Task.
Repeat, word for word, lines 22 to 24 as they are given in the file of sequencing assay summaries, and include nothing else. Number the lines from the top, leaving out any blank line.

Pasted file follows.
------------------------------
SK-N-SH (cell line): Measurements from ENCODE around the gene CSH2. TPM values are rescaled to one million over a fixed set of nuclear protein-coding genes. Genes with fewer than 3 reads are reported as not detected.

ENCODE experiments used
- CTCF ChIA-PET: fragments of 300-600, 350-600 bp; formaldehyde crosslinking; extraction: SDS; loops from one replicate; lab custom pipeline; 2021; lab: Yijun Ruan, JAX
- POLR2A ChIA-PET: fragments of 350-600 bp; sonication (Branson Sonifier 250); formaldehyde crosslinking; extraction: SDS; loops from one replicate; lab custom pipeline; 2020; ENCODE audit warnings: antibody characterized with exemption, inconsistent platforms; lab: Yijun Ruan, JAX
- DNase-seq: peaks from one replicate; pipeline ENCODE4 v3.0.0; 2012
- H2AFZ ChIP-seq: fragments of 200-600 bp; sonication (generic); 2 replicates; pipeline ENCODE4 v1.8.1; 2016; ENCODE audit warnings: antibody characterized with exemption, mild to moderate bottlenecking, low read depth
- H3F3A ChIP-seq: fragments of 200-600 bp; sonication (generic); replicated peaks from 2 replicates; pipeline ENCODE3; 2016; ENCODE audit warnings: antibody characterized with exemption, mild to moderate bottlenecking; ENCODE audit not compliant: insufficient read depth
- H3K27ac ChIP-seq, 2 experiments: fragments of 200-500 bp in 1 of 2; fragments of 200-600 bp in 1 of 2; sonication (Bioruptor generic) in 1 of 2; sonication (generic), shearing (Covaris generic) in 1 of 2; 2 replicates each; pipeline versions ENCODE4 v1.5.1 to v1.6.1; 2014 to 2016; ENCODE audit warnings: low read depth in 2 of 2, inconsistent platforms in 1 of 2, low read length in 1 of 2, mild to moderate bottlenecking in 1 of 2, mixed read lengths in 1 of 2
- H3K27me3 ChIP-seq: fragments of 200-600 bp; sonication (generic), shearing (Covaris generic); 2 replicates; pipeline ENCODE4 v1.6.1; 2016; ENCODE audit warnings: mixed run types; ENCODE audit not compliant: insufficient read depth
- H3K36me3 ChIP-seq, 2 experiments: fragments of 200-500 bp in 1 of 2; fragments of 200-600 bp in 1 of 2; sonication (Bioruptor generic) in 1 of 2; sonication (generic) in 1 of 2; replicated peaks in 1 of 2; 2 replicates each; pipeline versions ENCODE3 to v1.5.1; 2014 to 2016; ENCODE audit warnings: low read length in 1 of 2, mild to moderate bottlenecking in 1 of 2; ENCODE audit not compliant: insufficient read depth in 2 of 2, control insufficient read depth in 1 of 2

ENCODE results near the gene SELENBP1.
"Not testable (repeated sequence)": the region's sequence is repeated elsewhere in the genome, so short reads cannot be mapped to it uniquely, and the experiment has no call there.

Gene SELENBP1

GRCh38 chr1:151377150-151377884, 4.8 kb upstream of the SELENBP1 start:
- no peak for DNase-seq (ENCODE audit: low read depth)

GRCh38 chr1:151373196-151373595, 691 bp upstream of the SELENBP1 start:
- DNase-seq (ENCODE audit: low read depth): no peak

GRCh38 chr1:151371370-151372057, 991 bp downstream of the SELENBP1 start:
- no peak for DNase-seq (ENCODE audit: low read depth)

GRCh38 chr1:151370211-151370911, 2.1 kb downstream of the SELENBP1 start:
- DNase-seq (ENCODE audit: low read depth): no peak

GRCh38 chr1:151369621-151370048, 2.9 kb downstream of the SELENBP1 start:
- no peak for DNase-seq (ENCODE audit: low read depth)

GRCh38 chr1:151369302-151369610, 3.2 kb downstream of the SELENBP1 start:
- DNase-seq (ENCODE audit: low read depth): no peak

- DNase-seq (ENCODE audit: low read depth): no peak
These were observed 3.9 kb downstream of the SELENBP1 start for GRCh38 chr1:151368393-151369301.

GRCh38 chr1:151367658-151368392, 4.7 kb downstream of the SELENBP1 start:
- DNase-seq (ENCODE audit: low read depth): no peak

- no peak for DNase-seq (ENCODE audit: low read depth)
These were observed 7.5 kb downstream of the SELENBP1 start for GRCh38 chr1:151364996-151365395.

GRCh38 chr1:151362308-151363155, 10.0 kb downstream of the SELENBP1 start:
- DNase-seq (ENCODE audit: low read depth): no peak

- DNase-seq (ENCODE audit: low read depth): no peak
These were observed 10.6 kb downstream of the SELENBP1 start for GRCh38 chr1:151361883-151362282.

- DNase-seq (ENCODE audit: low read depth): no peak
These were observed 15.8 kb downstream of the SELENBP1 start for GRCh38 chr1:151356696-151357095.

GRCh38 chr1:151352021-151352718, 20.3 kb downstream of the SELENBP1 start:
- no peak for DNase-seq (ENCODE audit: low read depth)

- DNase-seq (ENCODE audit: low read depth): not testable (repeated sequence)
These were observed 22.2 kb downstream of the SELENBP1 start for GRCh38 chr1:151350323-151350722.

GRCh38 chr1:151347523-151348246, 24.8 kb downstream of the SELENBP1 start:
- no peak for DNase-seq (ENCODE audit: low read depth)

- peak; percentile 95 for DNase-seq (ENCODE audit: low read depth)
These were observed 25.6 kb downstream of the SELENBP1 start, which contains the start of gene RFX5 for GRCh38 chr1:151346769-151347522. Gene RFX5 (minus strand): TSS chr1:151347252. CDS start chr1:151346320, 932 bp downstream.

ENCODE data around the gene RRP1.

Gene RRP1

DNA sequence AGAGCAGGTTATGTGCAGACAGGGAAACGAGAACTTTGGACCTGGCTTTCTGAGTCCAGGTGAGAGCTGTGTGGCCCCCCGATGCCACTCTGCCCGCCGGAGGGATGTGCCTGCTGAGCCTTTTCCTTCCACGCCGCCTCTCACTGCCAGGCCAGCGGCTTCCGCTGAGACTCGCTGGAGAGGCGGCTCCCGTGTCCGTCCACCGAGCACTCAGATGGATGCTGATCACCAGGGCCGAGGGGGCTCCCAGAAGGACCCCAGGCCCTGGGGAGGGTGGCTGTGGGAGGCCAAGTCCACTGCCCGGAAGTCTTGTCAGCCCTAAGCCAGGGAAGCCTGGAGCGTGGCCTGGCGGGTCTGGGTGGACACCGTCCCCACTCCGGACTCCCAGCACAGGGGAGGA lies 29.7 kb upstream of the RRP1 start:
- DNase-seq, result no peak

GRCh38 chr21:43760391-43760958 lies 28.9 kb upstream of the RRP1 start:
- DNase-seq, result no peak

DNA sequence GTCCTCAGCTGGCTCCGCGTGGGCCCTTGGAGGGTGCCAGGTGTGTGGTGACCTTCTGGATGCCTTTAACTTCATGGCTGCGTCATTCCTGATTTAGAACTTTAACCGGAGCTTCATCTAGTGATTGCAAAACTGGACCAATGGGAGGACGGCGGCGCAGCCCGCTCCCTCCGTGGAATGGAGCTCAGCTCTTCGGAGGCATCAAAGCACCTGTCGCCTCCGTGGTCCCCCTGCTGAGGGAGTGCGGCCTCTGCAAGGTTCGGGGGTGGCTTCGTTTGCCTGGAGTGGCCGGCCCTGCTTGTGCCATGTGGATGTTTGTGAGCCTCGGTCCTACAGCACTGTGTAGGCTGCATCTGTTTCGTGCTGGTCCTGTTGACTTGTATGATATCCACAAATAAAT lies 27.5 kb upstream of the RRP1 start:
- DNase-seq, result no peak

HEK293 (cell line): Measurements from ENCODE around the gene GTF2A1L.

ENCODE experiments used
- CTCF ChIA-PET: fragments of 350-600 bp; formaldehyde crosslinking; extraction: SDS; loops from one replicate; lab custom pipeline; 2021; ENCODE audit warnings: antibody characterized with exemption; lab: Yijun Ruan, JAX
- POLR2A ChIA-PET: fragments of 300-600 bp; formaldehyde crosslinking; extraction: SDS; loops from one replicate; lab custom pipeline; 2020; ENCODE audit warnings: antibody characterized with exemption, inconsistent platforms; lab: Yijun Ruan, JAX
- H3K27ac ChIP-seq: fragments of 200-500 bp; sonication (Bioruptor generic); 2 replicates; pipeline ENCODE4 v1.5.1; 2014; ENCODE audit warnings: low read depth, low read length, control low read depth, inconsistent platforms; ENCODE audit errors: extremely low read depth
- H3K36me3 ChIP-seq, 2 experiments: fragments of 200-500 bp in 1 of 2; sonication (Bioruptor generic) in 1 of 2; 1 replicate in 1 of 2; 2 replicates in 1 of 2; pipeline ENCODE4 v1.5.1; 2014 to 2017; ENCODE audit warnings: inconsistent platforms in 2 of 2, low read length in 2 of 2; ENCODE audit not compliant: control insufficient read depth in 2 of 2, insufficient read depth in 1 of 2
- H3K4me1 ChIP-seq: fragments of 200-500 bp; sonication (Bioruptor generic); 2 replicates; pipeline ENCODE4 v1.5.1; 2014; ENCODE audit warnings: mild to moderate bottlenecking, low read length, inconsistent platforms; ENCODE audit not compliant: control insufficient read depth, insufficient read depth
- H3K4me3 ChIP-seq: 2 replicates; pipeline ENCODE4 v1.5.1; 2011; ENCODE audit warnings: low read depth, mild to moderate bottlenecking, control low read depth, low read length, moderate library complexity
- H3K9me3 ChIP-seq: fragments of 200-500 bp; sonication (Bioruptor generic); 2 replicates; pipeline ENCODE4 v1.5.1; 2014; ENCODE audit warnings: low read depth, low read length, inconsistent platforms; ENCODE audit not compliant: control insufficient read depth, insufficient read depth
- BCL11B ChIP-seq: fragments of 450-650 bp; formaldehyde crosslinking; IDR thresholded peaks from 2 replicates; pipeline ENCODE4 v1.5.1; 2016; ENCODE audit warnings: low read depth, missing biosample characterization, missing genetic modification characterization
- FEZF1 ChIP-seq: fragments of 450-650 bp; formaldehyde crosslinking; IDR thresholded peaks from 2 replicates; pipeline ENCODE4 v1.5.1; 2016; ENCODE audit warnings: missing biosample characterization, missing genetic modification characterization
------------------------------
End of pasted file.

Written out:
GRCh38 chr1:151369621-151370048, 2.9 kb downstream of the SELENBP1 start:
- no peak for DNase-seq (ENCODE audit: low read depth)

GRCh38 chr1:151369302-151369610, 3.2 kb downstream of the SELENBP1 start: